To brainstorm more ideas for strengthening governance capability, we suggest Hong Kong take a leaf from Singapore’s successful experience, as the city-state also inherited its civil service from the British. According to Thomas Friedman, the Singapore Civil Service is one of the most efficient and uncorrupt bureaucracies in the world, with a high standard of discipline and accountability. It is an unassailable fact that the performance management system has played an important role in incentivizing civil servants in Singapore.

The three key features of its performance management system are: (a) introducing performance-related pay mechanisms to make civil servants’ remuneration dependent on work performance; (b) adopting quotas or relative rankings in appraisals to differentiate effective performers from ineffective performers or free-riders; and (c) specifying a time limit in each step of disciplinary procedures for misconduct. Besides, Lee may consider rewarding civil servants for working well with others. In her book The Power of Collaboration (2018), Thea Singer Spitzer tries to propagate the above collaborative rewarding system, which has worked well in Silicon Valley.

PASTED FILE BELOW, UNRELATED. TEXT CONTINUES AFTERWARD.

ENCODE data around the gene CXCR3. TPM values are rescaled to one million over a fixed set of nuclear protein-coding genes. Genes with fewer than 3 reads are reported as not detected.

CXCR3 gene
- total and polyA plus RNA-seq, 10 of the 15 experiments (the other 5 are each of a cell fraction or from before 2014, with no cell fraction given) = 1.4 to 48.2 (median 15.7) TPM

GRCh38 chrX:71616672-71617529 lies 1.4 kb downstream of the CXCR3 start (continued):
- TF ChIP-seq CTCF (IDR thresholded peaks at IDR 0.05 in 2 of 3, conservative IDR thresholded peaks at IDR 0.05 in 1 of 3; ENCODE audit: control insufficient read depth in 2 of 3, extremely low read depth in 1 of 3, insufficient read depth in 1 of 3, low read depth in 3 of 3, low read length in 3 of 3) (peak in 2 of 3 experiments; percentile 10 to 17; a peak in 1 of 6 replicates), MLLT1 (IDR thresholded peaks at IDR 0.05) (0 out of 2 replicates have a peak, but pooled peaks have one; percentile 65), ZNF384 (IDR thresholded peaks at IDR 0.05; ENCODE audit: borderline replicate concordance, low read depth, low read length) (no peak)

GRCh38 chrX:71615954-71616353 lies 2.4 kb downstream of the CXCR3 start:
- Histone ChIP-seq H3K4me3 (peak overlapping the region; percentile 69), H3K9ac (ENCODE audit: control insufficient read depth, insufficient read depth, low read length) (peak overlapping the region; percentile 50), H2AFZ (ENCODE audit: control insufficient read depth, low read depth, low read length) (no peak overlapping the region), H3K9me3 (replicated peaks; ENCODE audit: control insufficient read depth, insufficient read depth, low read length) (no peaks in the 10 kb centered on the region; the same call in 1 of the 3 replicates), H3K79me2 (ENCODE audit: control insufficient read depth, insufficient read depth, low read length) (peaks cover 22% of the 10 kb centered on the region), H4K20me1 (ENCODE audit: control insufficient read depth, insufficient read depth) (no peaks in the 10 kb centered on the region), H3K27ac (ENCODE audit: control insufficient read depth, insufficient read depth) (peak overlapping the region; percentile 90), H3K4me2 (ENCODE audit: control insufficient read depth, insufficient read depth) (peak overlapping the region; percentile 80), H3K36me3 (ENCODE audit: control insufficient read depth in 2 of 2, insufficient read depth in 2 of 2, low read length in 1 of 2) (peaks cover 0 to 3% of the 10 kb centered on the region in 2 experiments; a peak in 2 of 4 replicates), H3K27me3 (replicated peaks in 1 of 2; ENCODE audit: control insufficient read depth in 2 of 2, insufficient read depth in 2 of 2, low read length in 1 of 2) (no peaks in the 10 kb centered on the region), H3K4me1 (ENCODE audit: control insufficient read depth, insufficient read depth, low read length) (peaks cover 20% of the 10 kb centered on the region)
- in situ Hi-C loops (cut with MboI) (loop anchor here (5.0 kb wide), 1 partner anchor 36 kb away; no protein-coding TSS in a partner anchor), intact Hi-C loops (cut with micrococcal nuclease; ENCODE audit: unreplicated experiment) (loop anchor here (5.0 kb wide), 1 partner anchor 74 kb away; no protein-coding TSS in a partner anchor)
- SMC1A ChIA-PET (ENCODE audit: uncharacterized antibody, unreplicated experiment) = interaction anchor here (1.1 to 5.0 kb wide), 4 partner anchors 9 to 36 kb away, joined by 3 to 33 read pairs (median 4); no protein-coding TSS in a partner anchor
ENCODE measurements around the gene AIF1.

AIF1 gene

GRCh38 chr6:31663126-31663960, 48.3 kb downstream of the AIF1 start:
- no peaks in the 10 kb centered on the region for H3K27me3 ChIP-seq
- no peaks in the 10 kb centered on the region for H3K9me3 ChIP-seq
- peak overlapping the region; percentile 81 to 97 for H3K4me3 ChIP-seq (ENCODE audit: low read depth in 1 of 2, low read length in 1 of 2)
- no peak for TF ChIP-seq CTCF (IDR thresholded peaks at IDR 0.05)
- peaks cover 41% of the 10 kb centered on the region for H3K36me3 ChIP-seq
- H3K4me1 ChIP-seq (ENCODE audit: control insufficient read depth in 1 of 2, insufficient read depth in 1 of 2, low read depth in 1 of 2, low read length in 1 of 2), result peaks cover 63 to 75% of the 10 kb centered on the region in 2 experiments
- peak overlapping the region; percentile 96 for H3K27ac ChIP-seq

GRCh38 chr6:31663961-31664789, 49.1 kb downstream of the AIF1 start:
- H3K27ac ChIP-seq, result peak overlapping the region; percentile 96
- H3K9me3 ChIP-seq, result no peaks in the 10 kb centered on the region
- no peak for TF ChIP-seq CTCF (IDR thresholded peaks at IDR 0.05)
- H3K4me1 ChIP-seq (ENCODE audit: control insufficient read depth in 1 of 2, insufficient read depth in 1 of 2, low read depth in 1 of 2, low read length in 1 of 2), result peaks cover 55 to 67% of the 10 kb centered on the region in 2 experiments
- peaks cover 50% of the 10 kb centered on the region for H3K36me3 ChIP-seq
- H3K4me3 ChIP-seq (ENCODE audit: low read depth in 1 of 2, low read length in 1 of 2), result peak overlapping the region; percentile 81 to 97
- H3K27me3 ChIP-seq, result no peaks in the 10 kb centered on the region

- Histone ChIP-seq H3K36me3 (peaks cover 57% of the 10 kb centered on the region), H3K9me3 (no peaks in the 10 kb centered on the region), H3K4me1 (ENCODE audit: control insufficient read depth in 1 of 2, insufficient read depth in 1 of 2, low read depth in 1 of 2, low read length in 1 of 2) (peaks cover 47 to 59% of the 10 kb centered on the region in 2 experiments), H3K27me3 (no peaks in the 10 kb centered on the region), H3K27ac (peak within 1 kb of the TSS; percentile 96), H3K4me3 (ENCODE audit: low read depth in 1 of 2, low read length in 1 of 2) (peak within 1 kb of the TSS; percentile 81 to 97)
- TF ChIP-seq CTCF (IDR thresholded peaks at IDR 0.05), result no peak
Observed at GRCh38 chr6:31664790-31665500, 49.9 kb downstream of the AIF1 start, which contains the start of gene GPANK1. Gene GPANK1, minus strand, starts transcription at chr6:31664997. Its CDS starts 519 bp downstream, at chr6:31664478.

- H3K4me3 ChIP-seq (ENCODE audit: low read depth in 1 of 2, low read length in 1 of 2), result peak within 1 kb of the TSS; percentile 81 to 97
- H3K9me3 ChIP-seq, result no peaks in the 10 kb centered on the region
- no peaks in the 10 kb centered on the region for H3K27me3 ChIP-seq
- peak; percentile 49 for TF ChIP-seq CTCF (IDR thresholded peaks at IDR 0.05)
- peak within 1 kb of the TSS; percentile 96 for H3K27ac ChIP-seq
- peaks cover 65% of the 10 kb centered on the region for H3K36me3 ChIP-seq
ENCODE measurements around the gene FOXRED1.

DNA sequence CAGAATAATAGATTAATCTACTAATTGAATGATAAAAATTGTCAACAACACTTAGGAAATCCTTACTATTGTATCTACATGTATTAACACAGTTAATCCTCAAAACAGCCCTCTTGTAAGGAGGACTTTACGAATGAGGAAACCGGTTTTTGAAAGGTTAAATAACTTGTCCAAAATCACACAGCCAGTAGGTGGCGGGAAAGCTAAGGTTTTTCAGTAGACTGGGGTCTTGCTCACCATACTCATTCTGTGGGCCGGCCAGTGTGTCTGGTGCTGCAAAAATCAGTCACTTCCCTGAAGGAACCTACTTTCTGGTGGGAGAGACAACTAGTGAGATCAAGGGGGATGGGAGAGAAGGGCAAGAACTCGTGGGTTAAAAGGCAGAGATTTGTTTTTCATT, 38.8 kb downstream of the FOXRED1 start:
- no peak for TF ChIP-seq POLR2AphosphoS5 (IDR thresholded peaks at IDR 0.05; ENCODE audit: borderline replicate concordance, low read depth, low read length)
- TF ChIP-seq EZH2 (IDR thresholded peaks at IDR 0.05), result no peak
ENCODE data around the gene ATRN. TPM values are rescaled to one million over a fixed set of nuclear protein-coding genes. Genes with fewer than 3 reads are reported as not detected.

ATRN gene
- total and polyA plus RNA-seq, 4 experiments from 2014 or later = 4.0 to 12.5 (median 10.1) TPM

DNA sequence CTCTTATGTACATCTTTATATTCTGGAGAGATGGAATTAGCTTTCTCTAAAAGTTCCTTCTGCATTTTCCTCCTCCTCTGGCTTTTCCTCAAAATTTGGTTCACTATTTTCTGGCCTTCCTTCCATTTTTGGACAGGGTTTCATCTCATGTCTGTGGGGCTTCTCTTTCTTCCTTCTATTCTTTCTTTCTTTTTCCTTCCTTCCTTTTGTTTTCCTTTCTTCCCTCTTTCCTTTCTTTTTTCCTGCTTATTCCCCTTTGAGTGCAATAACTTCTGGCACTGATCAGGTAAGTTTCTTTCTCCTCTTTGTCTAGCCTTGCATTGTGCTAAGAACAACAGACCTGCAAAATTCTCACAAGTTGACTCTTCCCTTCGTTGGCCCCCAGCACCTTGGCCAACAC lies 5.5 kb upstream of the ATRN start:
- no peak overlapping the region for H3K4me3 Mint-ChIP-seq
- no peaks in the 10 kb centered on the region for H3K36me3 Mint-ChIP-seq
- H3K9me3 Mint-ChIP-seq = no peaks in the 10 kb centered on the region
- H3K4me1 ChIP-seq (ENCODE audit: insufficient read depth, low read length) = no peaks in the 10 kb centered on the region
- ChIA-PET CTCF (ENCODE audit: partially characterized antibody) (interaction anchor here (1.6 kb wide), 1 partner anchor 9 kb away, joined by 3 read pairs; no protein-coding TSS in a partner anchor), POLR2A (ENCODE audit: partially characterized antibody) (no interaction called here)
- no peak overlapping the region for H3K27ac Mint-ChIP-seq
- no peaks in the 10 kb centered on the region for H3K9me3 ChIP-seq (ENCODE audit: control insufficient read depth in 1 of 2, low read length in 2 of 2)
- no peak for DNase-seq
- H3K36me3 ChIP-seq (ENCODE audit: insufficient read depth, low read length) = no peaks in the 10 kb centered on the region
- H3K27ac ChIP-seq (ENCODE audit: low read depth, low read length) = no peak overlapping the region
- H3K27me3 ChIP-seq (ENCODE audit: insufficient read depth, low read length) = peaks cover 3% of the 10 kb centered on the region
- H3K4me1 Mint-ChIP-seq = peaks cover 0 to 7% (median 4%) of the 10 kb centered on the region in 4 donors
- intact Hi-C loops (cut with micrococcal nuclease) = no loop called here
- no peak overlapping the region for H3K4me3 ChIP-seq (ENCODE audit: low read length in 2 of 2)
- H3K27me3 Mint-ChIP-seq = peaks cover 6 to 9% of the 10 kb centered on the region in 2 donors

Concerning livelihood issues, we believe that these problems have sunk deep roots into the soil of local politics and they have adversely affected social cohesion and the legitimacy of the SAR government. In addition to giving broad support to Lee’s housing and land policies, we would like to specifically comment on three highlighted items in relation to his housing and land policies. One of the highlights is the establishment of two high-level task forces led by the secretaries of departments to speed up housing and land supply. One task force will focus on how to better coordinate procedures and departments in charge of land development.

As mentioned earlier in this column, an application for lease modification will be circulated by the District Land Officer to invite feedback from different departments. With so many departments to consult, there is plenty of scope for disagreement, which can cause delays. Therefore, there is debate as to whether the executive can rely on executive orders to boost the efficiency of lease modification or other land development applications. In Rowse vs Secretary for Civil Service (2008) 5 HKLRD 217, the Court of First Instance makes it clear that a prerogative order, once enacted, is no less binding on and enforceable against the chief executive than an ordinance.